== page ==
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Eng-er-Land   Eaton Socon & St Neots    Eng-er-Land

Last Updated : 26/08/09


Eaton Socon, eh?  Where the fuck was that?  These were my words when I learnt that I'd be working over in Eastern England for a week, so I quickly fired up the nearest internet browser and checked out my prospective beer supping destination.

Five minutes later and I wore a frown worthy of an ogre, and a particularly narky one at that; this didn't sound good, it didn't sound good at all... Eaton Socon was right in the heartland of Charlie Wells (or Wells/Youngs as they call themselves these days) and every pub seemed to sell either Greede Kerching or Wells, although after a frantic appeal on Scoopgen I had a couple of leads to some decent-sounding pubs which may just make my stay slightly more endurable than it otherwise might be.  After all, both Greede Kerching and Wells are on my ever-expanding boycott list and therefore couldn't be drunk anyway even if I wanted to – which, obviously, I didn't.

Double or quits.

Thanks to an hour at work spent in a far more useful pursuit than intended - searching the net for pubs rather than actually working - I made an executive decision to expand my evening into nearby St Neots as well as Eaton Socon.  When I say “executive” let's just clarify right now that I didn't don a pinstripe suit, red braces and frantically hammer on a blackberry (the PDA, not the fruit, as any confusion here would be really messy and might get pips all over aforementioned red braces) whilst shouting into my mobile in an extremely twatty and self-important manner... no, I use the term purely as a figure of speech and can assure everyone that at no point did I even contemplate turning into a Tory wanker.

Right, that's that cleared up, on with the gibberish!  Having abandoned the car at my Travel Inn it was a quick five-minute yomp past a boarded-up pub and curry house in a lovely old pubby timber-framed building to the bus stop where, thankfully, the bus was delayed in traffic and I had a few minutes to ogle at some gorgeous Polish lasses waiting for it, although what they made of my badly-disguised letching they didn't let on.  Shortly we were crossing the Ouse and that was it, I was in position to begin my trawl of St Neots, although I held out very little hope of finding anything worth drinking whatsoever...

Passing the Corner House with it's Sky Sports and Carling adverts – and therefore not even worth a look – I headed along the High Street towards my first target, the Old Sun.  On the way I passed yet another closed pub, this one now a house and bearing an “Old Wheatsheaf” plaque outside, before discovering the Old Sun was badged as a Whitbread pub (remember them?) and served a pair of boycotted beers in the form of Greede Kerching “IPA” and London Shame.  Passing swiftly on past the Tudor Rose club complete with huge Czech flag in the window (I assumed no decent Czech beers would be on sale, although maybe I should have checked it out?), I soon reached what I guessed would be St Neot's highlight pub-wise, the Lord John Russell, a Batemans tied house… it really says something about a place when a Batemans pub might be the best options beer wise, eh?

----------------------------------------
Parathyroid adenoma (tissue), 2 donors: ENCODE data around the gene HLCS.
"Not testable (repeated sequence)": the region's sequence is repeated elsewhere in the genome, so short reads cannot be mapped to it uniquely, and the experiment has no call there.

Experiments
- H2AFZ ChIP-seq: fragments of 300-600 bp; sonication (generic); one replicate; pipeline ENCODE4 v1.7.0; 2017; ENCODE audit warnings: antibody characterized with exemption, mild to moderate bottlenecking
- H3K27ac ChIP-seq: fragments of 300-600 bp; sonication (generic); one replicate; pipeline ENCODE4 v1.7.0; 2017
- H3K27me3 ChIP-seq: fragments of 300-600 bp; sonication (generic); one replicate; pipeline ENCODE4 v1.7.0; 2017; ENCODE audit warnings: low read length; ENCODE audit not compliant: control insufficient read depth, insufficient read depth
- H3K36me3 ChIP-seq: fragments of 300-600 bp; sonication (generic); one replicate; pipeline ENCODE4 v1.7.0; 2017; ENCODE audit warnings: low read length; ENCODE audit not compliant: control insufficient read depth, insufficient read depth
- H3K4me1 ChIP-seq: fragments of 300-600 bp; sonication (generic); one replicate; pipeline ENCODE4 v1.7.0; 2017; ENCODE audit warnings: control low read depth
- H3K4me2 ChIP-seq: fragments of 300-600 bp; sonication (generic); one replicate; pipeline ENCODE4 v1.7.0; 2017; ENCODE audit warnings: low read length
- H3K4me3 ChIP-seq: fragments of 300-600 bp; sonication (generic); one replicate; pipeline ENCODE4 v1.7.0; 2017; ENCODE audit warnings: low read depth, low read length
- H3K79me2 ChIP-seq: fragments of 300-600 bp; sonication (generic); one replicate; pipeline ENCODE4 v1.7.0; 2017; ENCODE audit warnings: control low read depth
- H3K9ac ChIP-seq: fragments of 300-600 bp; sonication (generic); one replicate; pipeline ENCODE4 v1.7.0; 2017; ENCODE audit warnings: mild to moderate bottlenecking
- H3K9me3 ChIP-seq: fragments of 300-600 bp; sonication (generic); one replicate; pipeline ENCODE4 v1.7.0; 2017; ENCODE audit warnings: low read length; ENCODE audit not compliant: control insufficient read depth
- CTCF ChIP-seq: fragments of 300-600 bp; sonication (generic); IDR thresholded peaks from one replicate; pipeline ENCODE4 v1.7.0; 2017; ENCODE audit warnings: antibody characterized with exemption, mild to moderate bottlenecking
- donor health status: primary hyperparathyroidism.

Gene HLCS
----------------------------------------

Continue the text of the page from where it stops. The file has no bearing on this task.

As I walked along the street towards the pub I suddenly had a deja-vu moment as if I'd been there before... I frantically tried to remember if this was the case but nothing matched in the memory banks and I reasoned that I'd either paid the pub a flying visit back in my desperate days or it looked just like another pub which I'd been to.  Once through the door, however, the feeling was even stronger and I really think that I've visited this pub previously although I have no idea when or why!

A beer festival was being set up although it didn't begin until the following day, but a quick glance through the beer list revealed nothing required even if a few of the beers would gladly have been consumed had they been available.  With Batemans beers only on sale I went for their XB purely to see if it still tasted as much of peardrops as I remember it doing back when I wasn't quite so militant in my drinking habits and, predictably, it did – yeuch!  I've never really liked Batemans' beers with their lack of hop and sticky-sweet peardrop toffee tastes but this really reinforced to me exactly why I don't drink many beers from Regionals: bland dross!  I risked a half of mild for similar reasons as the XB but was given instead a half-pint of sarsons masquerading as cask ale. 

Grimacing, I glared accusingly at the barman who immediately asked if the beer was, as he put it, “on it's way out”.  I informed him that if that were the case then it must have left some considerable time ago judging by the taste of it and a fresh half was duly drawn from the new pin racked on the dinky stillage behind the bar.  This wasn't off, that much was a bonus, although the sweetness and caramel tastes were just as sickly as I remember and only a lively condition prevented it from being nauseatingly sweet.

All downhill from here.

With little else in town to look forwards to I attempted to acquire a half of Salem Porter but was informed that the pin had blown it's keystone (and all it's contents) across the floor a few hours previously and so, denied my final choice, I took my leave and plodded off back towards the river.  I soon passed the Hyde Park, a corner pub with only Directors and John Smiths on sale, although it did sport an amusing plaque by the door which declared proudly “St Neots' most improved pub 1993-94” - well excuse me if I don't look impressed, but I'm not!

I stomped past the Wrestlers (keg only) and then the Falcon which sported a sign declaring that it was a “Business opportunity”; well, maybe if it wasn't tied to Greede Kerching then it might be but somehow I think not!  The New Inn was a nice old coaching inn which would definitely have warranted a visit had it not been owned by GK, the Priory was a bad McSpoons rip-off without the cask ales and, finally for this side of the Ouse, the Bridge House – one of my best chances of something suppable – had only GK beers on sale, or at least that's all I could see on the pumps.  (thanks to Hughie for the gen that the Falcon is now the Pig & Falcon with 8 real ales on sale!  Well, shame that wasn't there when I visited, that's all I can say... Aug 09)